Credits: Stephanie Mcmillan
There are so many ethical issues out there regarding social media. Many of them come from the ignorance of the people using social media itself – us. How often do we really consider the consequences of what happens after we press the share button?
The internet live stats website actually has a live counter that shows us the total number of internet users in the world (currently at about 3 billion) and how it is still constantly increasing by the minute. You can thus imagine the number of posts, tweets, videos and status updates that are going to the internet every single day! Youtube (2014) states that about 100 hours of videos are uploaded onto Youtube every minute!
I remember a conversation with a good friend of mine when we were discussing about the ethics of using the web in class. We agreed that people often underestimate the power of the share button on the internet. We might have only 100 followers, but that can very much change overnight the moment we post something impactful! She specificially stated “The internet is like a medicinal drug, it can be used to help us but at the same time can go terribly wrong if we abuse it.”
The story shared by professor Lisa on the hashtag #HasJustineLandedYet was a good example of how ethical issues on social media can actually cause not only a bad image of ourselves but also indirectly affect our company’s image. Even in a private account, anyone can easily spread what you said.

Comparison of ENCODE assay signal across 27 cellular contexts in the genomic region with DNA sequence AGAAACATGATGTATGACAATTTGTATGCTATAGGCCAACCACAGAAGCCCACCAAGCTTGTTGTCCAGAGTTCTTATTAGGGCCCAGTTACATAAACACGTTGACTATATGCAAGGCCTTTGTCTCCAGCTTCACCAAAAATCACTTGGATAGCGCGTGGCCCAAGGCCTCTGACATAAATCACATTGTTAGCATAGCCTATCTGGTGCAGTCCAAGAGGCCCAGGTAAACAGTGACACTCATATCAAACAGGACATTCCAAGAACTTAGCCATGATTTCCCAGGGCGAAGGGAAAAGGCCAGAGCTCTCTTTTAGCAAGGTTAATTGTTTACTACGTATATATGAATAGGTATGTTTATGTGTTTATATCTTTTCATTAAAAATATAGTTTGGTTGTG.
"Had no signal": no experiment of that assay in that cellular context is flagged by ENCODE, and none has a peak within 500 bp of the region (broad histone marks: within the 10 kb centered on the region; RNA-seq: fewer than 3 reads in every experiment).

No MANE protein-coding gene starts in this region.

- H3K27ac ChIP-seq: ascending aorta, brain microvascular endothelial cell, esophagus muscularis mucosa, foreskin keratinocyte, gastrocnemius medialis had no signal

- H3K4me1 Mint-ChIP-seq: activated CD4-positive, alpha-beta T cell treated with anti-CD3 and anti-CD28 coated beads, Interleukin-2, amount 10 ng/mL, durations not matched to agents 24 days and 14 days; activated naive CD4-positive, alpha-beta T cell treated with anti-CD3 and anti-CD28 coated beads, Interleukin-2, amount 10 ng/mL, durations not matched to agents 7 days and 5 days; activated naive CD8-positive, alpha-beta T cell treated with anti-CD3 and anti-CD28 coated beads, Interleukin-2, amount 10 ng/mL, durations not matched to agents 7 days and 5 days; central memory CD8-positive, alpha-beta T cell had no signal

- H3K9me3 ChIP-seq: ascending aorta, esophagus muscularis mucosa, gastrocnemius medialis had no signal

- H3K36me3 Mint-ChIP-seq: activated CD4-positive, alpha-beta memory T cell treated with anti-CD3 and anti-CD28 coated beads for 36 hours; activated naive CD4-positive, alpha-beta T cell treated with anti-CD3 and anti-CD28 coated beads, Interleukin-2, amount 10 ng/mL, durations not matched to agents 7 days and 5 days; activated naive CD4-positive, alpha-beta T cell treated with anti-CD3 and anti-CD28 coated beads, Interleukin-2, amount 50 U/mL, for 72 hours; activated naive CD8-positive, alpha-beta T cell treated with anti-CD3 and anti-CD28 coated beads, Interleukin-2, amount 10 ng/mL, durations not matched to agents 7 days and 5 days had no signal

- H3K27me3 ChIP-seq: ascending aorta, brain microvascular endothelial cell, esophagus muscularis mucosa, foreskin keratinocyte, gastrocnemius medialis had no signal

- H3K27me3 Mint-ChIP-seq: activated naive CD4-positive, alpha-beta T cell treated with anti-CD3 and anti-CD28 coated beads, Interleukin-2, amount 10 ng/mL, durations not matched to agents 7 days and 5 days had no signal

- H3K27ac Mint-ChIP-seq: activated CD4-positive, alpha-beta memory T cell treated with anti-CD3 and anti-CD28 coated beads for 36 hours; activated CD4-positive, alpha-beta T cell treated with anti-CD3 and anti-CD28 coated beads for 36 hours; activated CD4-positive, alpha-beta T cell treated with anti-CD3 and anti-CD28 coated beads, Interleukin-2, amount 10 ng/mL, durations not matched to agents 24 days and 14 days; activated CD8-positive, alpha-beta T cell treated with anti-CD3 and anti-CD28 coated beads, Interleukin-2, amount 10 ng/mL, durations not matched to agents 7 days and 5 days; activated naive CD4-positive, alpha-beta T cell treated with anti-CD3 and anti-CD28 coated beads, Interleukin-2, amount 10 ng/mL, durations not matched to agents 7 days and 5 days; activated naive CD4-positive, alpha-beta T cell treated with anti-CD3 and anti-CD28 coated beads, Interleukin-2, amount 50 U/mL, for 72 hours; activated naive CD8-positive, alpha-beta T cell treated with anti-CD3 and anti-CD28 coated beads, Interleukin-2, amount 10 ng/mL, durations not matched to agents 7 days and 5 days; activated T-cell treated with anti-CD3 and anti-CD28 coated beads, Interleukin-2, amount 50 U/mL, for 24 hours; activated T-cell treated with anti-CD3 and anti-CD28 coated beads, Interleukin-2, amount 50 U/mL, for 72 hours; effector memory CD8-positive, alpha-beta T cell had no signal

I personally feel that as future businessmen and women and *winks* marketers, it is important for us to know the ethical issues out there facing our industry. The most impactful ethical issue to me is the problem of misrepresentation.
As buyers of products, how many times have we bumped into a particular product which was not what it claimed to be? A “brand new” shirt which has holes in it, A “non-stick pan” which sticks like crazy or even a product which says “Lose 2 inches off your belly in just 1 week!” but ended up seeing no effects. The problem of misrepresentation and why it is significant to me is because I feel that it is unfair for buyers to be spending their money on “misrepresented” products. As companies or marketers, we should always only promise what we can give. Gaining trust is of utmost importance and we do not wish to come off as “fake” or just a sham. A good example would be New Balance, who was sought out for compensation of $5million after a shoe that they claimed to help burn calories was found out to have no boosted health benefits. Can we really still believe anything that we see on social media nowadays?
Credits: via Daily Mail UK
Bottomline: Be ethical with all your actions, think far ahead of who possibly will be impacted because of your post.
Internet Live Stats. 2014. Number of Internet Users (2014) – Internet Live Stats [ONLINE] Available at: http://www.internetlivestats.com/internet-users/. [Accessed 05 December 2014].
YouTube . 2014. Statistics – YouTube . [ONLINE] Available at: https://www.youtube.com/yt/press/statistics.html. [Accessed 05 December 2014].
BuzzFeed News. 2014. This Is How A Woman’s Offensive Tweet Became The World’s Top Story – BuzzFeed News. [ONLINE] Available at: http://www.buzzfeed.com/alisonvingiano/this-is-how-a-womans-offensive-tweet-became-the-worlds-top-s. [Accessed 05 December 2014].
Business Insider. 2014. 14 False Advertising Scandals That Cost Brands Millions – Business Insider. [ONLINE] Available at: http://www.businessinsider.com/false-advertising-scandals-2011-9?IR=T&op=1. [Accessed 05 December 2014].